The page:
Usually during therapy time they prefer parents not be there. Neil needs to focus on the task at hand. Today, he worked on the treadmill and they needed an extra hand, so I stepped in. I've somewhat described the process before. Neil is secured with a harness as he walks so that he can't fall and injure himself. One therapist stands behind him and holds his hips even. Another one sits on the floor and helps his left leg move correctly. I get to stand in front of him and keep him looking forward. Right away, Neil noticed the big red emergency shut-off button on the control panel. As soon as it caught his attention, he wanted to push it. That gave me another job--standing in front of the button so he couldn't see it. But he knew it was there. After just a few minutes of a pretty intense work-out, his short attention span and his fatigue got the best of him. Neil wanted off. "Stop," he said to me several times, knowing I had the button close by. I encouraged him to keep going, extolling the virtues of hard work and exercise. He wasn't buying it. He asked me to push the button. He tried to pull me out of the way so he could. I tried to change his focus.
"Every time you want to say, 'stop,' say 'I can do it' instead," I told him.
He said, "you can do it."
"No, I'm talking about you. You can do it."
"I can push the button," he said.
"No, you can walk. You can work hard. You can get better."
Then he told me to sit down. And no, it wasn't because he thought I might be tired.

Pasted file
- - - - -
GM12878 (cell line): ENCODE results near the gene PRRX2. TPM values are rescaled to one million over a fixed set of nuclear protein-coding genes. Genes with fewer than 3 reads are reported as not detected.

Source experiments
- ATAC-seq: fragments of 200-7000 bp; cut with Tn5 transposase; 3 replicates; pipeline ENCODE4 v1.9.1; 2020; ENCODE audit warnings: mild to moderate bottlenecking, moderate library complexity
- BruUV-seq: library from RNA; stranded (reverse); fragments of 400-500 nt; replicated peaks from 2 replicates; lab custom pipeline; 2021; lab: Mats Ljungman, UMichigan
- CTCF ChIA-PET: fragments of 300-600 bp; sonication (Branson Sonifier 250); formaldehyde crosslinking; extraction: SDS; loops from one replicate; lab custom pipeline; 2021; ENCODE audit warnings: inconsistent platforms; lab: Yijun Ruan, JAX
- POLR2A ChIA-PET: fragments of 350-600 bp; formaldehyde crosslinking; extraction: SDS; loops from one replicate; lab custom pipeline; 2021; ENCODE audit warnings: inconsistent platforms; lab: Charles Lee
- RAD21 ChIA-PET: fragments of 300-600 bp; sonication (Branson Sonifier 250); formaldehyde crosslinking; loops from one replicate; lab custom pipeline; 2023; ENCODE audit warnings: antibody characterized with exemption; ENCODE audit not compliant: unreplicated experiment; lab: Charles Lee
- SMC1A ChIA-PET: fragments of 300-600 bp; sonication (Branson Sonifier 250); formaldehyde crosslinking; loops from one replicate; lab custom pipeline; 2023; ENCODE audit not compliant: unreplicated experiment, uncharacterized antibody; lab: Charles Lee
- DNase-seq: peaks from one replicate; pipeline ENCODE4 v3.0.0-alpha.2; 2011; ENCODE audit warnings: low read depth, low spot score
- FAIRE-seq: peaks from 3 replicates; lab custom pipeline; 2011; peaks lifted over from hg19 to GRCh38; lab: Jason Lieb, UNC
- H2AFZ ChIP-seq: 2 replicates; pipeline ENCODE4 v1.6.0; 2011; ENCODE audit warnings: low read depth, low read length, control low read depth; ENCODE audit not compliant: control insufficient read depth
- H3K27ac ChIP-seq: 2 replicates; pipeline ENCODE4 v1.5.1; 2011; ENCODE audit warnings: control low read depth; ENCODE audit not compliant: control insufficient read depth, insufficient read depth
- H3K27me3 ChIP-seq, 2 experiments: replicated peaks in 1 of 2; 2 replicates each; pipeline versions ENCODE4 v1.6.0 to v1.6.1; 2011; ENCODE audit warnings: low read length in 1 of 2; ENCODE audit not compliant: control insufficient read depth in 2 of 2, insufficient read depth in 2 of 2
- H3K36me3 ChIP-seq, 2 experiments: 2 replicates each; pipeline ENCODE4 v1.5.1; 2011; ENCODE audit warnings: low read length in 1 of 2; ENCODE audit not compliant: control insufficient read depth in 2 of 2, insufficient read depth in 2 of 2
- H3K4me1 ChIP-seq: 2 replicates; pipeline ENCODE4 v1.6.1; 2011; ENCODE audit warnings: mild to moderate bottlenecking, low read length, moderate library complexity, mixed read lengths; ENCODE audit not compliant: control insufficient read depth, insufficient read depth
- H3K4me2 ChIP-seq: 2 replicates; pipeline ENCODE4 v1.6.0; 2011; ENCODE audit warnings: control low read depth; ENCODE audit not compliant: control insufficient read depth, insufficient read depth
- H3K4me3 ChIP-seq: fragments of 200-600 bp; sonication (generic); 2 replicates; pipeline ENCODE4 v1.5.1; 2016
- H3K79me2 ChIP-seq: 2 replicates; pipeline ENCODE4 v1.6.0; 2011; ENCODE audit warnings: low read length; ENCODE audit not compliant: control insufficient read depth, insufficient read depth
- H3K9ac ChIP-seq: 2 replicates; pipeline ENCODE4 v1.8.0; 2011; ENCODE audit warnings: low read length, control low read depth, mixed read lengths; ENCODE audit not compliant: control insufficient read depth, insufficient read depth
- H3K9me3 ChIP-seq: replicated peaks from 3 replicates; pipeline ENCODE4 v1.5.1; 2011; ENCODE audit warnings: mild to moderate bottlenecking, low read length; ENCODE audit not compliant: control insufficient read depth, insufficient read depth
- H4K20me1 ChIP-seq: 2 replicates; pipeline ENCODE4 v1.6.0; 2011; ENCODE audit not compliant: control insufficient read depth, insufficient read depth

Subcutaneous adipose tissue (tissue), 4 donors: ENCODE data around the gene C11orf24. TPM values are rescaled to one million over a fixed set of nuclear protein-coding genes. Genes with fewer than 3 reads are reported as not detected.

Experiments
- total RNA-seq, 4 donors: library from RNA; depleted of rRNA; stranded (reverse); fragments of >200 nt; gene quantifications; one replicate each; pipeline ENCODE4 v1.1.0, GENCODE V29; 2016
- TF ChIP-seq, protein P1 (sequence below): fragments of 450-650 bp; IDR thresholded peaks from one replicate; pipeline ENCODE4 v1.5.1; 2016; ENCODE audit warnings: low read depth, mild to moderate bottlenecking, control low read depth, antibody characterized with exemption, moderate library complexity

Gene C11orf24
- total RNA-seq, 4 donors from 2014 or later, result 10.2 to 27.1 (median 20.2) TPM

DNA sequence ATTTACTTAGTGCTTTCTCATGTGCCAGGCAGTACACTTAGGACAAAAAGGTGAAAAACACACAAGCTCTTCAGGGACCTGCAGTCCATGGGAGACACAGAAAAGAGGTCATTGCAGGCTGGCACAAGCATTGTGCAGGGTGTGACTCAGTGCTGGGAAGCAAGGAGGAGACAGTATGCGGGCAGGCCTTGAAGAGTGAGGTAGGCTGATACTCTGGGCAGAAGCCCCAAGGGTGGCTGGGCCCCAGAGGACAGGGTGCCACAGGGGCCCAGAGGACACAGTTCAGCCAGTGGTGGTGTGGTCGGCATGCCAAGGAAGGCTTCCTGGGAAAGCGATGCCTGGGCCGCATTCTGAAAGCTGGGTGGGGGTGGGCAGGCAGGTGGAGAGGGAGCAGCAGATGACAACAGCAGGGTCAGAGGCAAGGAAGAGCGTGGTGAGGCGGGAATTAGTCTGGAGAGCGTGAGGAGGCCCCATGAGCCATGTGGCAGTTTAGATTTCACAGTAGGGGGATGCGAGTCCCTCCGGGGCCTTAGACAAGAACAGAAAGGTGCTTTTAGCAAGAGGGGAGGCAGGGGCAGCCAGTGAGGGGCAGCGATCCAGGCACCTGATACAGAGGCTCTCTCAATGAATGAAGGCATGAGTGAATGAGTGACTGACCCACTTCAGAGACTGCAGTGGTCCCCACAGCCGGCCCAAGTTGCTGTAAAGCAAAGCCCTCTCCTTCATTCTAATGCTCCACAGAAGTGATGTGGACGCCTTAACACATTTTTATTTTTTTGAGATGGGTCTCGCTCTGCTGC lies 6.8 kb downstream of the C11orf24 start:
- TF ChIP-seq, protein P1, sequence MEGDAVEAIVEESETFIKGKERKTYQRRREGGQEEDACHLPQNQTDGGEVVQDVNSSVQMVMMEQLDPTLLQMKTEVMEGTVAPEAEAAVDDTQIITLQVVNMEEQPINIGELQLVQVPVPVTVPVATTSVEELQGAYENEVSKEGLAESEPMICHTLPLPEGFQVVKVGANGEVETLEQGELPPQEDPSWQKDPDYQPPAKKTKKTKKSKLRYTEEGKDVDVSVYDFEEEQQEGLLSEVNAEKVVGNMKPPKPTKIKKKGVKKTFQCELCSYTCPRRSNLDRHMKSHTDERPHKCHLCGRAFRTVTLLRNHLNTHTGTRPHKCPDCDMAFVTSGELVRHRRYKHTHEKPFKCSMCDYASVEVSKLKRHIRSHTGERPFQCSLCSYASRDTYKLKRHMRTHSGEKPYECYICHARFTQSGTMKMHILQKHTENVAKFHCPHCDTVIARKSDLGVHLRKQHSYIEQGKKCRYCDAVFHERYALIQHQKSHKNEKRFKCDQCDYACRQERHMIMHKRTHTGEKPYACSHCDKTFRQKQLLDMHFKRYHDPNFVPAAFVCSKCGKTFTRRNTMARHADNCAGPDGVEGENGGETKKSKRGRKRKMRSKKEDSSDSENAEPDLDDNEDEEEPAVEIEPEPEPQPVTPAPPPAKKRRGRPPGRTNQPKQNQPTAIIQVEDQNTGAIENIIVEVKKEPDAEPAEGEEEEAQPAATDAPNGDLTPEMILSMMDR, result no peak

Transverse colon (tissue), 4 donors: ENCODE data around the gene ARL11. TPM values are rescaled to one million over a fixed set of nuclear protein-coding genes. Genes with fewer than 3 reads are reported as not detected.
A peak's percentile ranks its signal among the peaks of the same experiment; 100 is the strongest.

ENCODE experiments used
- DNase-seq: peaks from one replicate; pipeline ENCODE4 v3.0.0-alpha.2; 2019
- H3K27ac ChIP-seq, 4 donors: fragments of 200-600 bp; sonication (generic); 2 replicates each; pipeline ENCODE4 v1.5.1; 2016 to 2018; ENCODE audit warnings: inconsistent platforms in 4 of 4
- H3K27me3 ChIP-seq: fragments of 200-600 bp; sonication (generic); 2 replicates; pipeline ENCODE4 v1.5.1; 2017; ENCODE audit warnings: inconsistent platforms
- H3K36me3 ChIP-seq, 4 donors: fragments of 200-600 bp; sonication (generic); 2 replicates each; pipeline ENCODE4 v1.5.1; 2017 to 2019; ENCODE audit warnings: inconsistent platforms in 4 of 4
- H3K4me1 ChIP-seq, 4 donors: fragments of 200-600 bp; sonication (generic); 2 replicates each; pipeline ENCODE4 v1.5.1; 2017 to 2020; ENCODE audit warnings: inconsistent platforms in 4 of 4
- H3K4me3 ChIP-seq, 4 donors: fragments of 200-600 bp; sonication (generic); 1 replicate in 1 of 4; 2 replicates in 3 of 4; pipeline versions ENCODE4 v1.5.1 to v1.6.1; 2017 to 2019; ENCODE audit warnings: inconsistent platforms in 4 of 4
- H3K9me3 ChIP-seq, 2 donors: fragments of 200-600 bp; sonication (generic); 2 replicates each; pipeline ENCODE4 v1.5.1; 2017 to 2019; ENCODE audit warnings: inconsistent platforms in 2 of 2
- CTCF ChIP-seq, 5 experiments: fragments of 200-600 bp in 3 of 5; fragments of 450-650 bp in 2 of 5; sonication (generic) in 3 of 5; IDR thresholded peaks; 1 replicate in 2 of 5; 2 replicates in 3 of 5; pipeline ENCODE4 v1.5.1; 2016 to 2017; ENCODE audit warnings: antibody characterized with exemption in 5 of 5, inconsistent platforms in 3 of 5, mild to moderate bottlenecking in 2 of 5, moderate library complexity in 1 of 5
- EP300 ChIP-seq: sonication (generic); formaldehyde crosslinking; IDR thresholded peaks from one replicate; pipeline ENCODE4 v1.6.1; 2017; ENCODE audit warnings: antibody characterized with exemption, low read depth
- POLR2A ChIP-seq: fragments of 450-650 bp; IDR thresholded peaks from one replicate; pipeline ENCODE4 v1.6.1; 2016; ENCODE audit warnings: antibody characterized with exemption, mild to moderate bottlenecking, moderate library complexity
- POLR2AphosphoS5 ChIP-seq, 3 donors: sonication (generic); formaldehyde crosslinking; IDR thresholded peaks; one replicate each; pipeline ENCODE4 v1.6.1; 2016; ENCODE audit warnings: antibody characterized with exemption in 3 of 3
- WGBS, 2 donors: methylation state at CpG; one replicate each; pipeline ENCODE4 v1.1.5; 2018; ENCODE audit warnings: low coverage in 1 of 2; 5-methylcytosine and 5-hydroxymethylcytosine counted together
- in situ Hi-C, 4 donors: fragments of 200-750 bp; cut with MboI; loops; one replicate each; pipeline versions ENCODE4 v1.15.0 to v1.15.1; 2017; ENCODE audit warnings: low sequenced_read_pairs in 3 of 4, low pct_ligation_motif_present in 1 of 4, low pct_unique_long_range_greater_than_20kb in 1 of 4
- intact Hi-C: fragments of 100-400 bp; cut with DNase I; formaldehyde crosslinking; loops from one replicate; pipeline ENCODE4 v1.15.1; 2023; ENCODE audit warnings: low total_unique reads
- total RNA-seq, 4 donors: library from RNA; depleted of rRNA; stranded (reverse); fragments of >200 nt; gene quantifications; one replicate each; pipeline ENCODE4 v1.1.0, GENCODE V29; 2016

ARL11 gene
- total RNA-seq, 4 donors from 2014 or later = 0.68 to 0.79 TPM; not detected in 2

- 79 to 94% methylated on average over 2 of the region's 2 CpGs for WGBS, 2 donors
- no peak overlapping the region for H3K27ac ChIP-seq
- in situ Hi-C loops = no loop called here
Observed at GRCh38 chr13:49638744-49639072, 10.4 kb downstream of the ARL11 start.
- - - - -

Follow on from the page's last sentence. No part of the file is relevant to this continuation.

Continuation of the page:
After ten minutes, the PTs let him sit down to rest and cool down. He admitted he was proud of himself for sticking it out and said he understood how important it was for him to work hard to build up his strength.
When we began round two of the walking cycle, it didn't take long for him to forget our little discussion and he was ready to quit again. "Stop it," he said again. When I tried to encourage him, he just said, "Please stop." Okay, now I was feeling pretty bad, but I knew he could do this. He'd shown he had endurance before. When he could see I wasn't budging, he gave me a very earnest look and offered, "I'll give you five bucks!"
I honestly don't know if he was kidding or not. I laughed it off and told him his health was more important to me than his money, but I think he was serious. Just goes to show you how hard this job is for him. It's hard for us, too. I'm glad we can find occasional moments to chuckle ;-)